Much sympathy,Eleanor. My eyes have got tired much more easily since having a retina repaired (miraculously, by laser, on the NHS, the day after it tore). I still love ordinary books, but when my eyes tire I go either to my Kindle (lovely to read, esp sideways-on with larger font - easily arranged) and, slower but most wonderful of all, audio-books. I've just finished JKR's A Casual Vacancy - 18 whole hours with the fabulous Tom Hollander - practically a one-man dramatisation. Try either, or both.

Ann Turnbull said...

I hope your eye problems improve, Eleanor. I really empathise with this, even though I don't have eye problems. Hardbacks open well but weigh a ton. Modern paperbacks are usually tightly bound and difficult to hold open with one hand. And why are books so BIG these days? 1970s paperbacks and old Penguins are half the size and weight, with thin paper that stays white. It's not just that people write at too great a length, although they often do. If reading on a bed or sofa I lie flat with pillows under my head and elbows. In a chair I put two cushions on my lap and open the book on top; this relieves the strain on both hands and neck. And it works until the cat comes along and insists I ditch the cushions and have her on my lap. She does not like being used as a book-rest and is particularly irritated by cups of tea and newspapers. (Actually I think the difficulties involved in reading newspapers deserves a whole new post.)

Laura said...

Hope things get better for you soon, maybe the NHS will provide an answer/compromise?

I've got to the point where I jussssst about need glasses to read and while I do love them (I call them my Tentacle Specs because of the patterns!) they do make it an absolute PAIN to read in bed. No more lying on my side with a book, or the Specs will get smooshed, now I prop myself up on one elbow and switch sides when I can't feel my fingers anymore.

I've discovered the sofa at work is pretty good for reading - it's a high-armed, slightly dilapidated old leather affair with a high back. I can tuck myself into a corner there and slouch down for a good while with a book. If only I didn't have to be at work for it!

As far as digital books go, I find some books I can read on my old Sony and some I can't. Perdido Street station I had to buy again in paper, even though it's a bit of a doorstop because it just wasn't working for me digitally. The Secret Garden though, no probs. Chalk me up as picky :)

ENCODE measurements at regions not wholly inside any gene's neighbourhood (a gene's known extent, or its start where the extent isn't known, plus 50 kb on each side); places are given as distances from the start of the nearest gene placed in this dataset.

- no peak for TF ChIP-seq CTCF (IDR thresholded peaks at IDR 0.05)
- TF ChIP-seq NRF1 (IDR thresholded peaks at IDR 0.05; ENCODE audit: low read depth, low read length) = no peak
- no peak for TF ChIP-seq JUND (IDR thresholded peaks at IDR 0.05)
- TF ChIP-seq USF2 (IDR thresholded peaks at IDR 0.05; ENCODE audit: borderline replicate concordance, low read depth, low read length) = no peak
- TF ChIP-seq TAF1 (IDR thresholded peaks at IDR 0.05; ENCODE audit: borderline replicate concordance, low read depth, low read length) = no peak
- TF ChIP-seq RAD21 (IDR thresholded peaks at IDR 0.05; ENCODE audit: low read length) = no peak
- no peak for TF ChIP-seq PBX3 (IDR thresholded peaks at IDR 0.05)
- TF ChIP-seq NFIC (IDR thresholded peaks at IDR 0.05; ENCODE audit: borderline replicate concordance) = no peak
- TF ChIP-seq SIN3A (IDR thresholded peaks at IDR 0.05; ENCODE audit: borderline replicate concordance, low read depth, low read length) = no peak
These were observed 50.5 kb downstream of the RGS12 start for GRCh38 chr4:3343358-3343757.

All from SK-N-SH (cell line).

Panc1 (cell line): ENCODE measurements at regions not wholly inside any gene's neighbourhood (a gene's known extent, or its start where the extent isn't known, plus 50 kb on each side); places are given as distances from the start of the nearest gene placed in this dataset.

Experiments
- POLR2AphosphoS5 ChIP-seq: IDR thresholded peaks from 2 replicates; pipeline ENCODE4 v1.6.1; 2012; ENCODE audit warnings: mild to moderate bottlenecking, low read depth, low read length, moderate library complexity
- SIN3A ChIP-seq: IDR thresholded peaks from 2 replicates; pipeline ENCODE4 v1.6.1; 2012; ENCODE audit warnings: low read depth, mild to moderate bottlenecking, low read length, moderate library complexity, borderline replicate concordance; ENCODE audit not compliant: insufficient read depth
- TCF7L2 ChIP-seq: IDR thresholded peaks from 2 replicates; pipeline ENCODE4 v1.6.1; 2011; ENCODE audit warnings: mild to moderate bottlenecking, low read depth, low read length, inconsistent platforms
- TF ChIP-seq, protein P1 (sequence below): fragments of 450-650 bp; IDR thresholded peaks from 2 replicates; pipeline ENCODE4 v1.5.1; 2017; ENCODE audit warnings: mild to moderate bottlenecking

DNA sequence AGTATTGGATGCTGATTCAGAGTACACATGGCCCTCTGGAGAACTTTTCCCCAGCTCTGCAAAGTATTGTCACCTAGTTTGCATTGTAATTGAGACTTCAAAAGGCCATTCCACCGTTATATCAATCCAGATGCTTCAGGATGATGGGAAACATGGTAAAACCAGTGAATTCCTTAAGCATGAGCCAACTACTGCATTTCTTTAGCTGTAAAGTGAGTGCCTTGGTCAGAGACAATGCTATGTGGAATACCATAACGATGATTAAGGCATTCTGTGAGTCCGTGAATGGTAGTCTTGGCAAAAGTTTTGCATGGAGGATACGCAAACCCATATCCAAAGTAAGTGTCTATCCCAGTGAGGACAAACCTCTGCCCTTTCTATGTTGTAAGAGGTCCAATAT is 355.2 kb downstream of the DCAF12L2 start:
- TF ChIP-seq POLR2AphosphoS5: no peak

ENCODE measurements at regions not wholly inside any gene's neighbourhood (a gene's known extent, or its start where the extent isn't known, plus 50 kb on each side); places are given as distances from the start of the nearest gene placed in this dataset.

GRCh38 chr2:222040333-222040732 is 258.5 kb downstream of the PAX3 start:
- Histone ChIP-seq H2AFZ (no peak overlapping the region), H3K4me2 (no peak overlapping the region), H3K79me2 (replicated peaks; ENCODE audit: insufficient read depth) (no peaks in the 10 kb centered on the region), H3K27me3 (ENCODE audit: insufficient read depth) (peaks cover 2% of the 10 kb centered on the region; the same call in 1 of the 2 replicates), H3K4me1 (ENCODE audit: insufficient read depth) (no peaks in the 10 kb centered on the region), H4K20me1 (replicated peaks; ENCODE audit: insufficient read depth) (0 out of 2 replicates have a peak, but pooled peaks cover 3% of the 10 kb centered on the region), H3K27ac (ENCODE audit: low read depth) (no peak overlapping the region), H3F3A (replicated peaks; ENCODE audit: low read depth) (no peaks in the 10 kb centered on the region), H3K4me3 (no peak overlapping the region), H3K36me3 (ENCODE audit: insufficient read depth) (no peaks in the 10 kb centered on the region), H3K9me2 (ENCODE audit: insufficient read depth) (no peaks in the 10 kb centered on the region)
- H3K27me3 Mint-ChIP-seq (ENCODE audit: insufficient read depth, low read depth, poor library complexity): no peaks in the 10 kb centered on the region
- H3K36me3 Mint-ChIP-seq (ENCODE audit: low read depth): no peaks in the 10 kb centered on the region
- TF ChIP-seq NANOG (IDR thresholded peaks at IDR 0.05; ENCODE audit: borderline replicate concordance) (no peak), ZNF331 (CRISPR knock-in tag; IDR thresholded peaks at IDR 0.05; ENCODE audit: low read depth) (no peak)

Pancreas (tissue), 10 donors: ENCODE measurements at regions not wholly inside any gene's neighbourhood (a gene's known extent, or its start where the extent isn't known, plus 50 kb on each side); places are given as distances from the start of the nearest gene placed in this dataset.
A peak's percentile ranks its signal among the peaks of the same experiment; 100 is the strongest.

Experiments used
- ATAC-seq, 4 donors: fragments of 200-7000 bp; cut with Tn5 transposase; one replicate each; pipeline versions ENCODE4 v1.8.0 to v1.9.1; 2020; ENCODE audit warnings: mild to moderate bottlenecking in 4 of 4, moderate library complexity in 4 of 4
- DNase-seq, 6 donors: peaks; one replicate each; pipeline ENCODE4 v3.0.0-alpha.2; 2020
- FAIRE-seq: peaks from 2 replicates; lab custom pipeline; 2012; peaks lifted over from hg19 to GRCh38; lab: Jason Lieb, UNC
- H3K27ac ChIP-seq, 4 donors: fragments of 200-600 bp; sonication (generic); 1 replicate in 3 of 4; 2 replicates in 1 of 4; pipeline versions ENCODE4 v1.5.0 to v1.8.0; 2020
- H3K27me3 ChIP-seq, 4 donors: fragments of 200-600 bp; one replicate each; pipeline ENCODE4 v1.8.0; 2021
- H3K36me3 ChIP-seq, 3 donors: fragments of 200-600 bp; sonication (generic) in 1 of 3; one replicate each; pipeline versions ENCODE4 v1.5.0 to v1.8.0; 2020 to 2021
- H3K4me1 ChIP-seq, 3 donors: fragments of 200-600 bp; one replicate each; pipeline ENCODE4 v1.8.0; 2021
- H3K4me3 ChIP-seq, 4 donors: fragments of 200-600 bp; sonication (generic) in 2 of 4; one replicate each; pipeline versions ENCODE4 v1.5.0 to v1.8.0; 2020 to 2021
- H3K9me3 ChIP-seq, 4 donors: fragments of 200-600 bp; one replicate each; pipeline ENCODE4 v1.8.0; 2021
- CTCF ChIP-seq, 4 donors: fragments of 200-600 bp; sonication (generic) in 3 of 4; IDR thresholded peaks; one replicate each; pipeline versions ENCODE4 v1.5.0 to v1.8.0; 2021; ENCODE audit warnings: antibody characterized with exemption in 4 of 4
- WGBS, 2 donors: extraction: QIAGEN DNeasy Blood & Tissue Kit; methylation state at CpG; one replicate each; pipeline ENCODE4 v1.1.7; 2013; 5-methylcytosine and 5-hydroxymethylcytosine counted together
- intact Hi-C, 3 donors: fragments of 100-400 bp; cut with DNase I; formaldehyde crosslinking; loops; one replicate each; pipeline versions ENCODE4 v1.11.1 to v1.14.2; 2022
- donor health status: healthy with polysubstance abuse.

Mary Hoffman said...

Very sorry to hear about your eye problems - I live in terror of the same. Like Adèle, I have not had any problems with the physicality of reading.

I have a V-shaped pillow for reading in bed which happens every night.

galant said...

Sorry to hear about your eye problems. I recently had new reading glasses but they didn't seem much of an improvement on my old paid so I've now been re-tested and the result is that I need stronger reading glasses, so looking forward to those to make reading a little bit easier (I hope!)
But can't get comfortable in a chair, or on the sofa, so tend to go to bed to read, and am propped up with as many pillows as I can muster (and the electric blanket on to make me nice and cosy!
Heavy books are a real problem, and some of mine are really very heavy indeed as they are art and antiques books. Also English paperbacks which won't open easily, so my arthritic hands get a lot of pain from trying to hold them open! Yes, having to hold a book is a means to an end!
(when I preview this I can't see all of my comments, so I hope I've not made too many errors - the comments disappear at the side of the box.)
Margaret P

Leslie Wilson said...

I do hope you find a solution to the eye problems, Eleanor - and I sympathise about the discomfort. When I was a kid I read stretched out on my tummy - generally with a red apple to hand - now I sit with the book usually supported by a cushion, and have to get up and do stretches at regular intervals, or my muscles seize up. I loathe the kind of books that snap shut as soon as you release your grip on them - or break apart. I do think that books need to be better made, and it's noticeable that older ones ARE so (my oldest book is from 1787 and is still holding together), but then, as you say, they used to have tiny script. How did people manage once presbyopia set in? Perhaps the answer is similar to the one you've found; there were no audiobooks, but if you could afford to, you paid someone to read aloud to you.